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Better monitoring required for stormwater being discharged into Wellington harbour

Press Release – Councilor Daran Ponter
The Greater Wellington Regional Council has released its decision on the Wellington City Council’s application for resource consent to continue discharging stormwater into the Wellington Harbour and along the coast.

Cr Daran Ponter, newly elected to the Greater Wellington Regional Council, today welcomed the Regional Council’s decision to require more intensive monitoring of stormwater discharged into the Wellington Harbour and along the South Coast.

Cr Ponter says that managing stormwater is a part of living in an urban environment. “Stormwater is runoff from roads, industrial areas and domestic areas. In high rainfall events it is possible for sewage to enter into the stormwater system posing a threat to the natural environment, fishing and recreational activities.”

Cr Ponter says that the consent sends a strong message to the Wellington City Council to continue its planned improvement to upgrade both its sewerage and stormwater systems.

Cr Ponter says that the Regional Council has also limited the City Council’s resource consent to 10 years.

Cr Ponter said say that while the Wellington City Council has over the years demonstrated a responsible approach to addressing stormwater issues, including significant investment in stormwater and sewerage infrastructure, there was still more to do.

“There is still much to be done to ensure that sewage does not leak into the stormwater system and that the sewage system can cope during heavy rainfall events, says Cr Ponter.”

In particular the City Council still has a significant way to go to upgrade the Western Waste Water Treatment Plan (which processes Karori’s sewage) and to prevent sewage entering the stormwater system in older parts of the City’s network of sewers and stormwater drains.

Cr Ponter says that the Wellington City Council, the Wellington Regional Council and community groups and schools have a strong role to play in better educating the community about the consequences of tipping effluent “down the drain”.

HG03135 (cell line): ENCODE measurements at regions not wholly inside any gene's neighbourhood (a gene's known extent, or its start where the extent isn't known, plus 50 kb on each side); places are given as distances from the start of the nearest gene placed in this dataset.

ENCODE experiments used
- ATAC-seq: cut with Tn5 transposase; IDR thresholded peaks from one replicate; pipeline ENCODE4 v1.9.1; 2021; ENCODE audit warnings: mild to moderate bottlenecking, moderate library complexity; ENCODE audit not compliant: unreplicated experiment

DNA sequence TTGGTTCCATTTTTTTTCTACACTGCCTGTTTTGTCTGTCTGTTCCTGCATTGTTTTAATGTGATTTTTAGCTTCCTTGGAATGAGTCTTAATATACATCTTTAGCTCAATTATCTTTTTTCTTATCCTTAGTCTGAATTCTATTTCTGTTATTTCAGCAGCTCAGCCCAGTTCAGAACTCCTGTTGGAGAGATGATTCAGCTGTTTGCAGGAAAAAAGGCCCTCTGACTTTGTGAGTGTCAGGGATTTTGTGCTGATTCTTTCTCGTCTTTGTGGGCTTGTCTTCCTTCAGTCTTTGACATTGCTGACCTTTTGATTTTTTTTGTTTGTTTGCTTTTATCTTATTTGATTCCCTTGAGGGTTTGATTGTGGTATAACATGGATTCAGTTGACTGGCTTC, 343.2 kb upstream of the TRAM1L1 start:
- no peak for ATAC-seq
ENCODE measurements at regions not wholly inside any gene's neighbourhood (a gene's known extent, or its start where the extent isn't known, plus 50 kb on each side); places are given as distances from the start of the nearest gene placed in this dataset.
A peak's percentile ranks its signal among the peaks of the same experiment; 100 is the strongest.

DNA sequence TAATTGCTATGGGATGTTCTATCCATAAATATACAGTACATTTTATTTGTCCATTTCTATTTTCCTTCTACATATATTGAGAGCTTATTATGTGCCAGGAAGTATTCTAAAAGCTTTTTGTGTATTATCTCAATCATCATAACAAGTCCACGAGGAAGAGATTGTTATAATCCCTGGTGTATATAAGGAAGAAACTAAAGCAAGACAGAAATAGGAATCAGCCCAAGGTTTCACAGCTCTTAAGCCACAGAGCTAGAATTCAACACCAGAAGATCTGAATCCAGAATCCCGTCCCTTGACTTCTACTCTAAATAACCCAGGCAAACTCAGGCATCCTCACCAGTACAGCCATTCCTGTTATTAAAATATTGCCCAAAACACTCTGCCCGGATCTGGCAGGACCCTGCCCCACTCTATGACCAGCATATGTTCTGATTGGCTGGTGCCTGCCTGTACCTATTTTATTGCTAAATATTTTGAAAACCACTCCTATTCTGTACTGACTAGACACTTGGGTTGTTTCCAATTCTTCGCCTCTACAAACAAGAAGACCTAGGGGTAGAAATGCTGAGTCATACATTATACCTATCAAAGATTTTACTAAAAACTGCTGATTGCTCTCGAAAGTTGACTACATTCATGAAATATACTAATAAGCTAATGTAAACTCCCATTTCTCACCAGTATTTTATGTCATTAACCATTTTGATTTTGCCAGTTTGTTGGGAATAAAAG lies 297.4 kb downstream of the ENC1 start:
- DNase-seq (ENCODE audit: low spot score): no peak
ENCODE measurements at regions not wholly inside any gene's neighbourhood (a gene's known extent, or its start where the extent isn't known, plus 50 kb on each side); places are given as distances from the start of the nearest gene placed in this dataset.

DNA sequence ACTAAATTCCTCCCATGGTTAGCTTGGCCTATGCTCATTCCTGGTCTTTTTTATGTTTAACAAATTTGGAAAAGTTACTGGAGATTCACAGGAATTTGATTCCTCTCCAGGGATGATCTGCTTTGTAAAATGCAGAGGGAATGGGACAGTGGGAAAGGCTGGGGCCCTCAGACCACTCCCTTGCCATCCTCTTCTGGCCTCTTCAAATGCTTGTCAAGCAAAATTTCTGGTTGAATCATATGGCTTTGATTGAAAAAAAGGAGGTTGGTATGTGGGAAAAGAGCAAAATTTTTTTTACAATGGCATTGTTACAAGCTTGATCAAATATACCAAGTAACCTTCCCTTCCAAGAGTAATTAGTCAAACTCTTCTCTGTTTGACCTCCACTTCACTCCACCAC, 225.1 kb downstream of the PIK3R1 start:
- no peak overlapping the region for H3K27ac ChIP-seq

He says that schools already have very strong environmental programmes that reinforce the connection between stormwater and the state of our Harbour and coastline.

“People need to be conscious of what they are doing. They need to be conscious that their drain is ultimately connected to the Harbour or the sea says Cr Ponter.

He says that the Lower Hutt City Council will need to take note of the conditions imposed on the Wellington City Council, as he expected the consent issued to the Wellington City Council would form the basis of a template to be applied elsewhere around the Harbour.

“If we are going to be guaranteed a clean Wellington Harbour then everyone is going to have to lift their game” says Cr Ponter.

Press release from Greater Wellington Regional Council
New stormwater consents granted to Wellington City Council for a duration of 10 years are designed to drive longer term improvements in the quality of stormwater discharges to Wellington Harbour and the South Coast.

“The shorter term of the consent and a strong focus on monitoring and management envisages that there will be further reductions in sewerage inputs in stormwater in the future,” Greater Wellington Environmental Regulation Manager Alistair Cross said.

“The monitoring information collected over this period, including the management plans to be developed through this consent will provide WCC with information to identify contaminant sources and prioritise actions to reduce stormwater contamination beyond the 10 years of this consent.

“A strong emphasis on community liaison also means community groups will have a say in the development of the management plans while a stormwater education programme is designed to help boost public understanding of stormwater and how it’s managed.”

Key consent conditions include:

* Management plans that set out environmental objectives as well as a framework for addressing stormwater contamination in the long term.
* Water sampling at 20 key outfalls for microbiological contaminants, bathing beach water quality sampling, and cultural health monitoring of the discharges.
* A Stormwater Consultative Committee (SCC) with representatives from community groups ensuring regular liaison with key stakeholders. The aim of the SCC is to report on and discuss progress with and content of the management plans, monitoring results, and other matters relating to the exercise of the consent and general stormwater management.
* A Stormwater Education Programme (SEP) to boost public understanding of stormwater management and the ways in which the public can minimise their contamination of stormwater.

The consents were granted by an Independent Hearing Panel comprised of Sally Baber (Chair), Barbara Donaldson, Greater Wellington Councillor and Greg Ryder, Minister of Conservation Appointee. Submitters and the Minister of Conservation can appeal the Hearing Panel’s decision. The appeal period closes on the 11 March.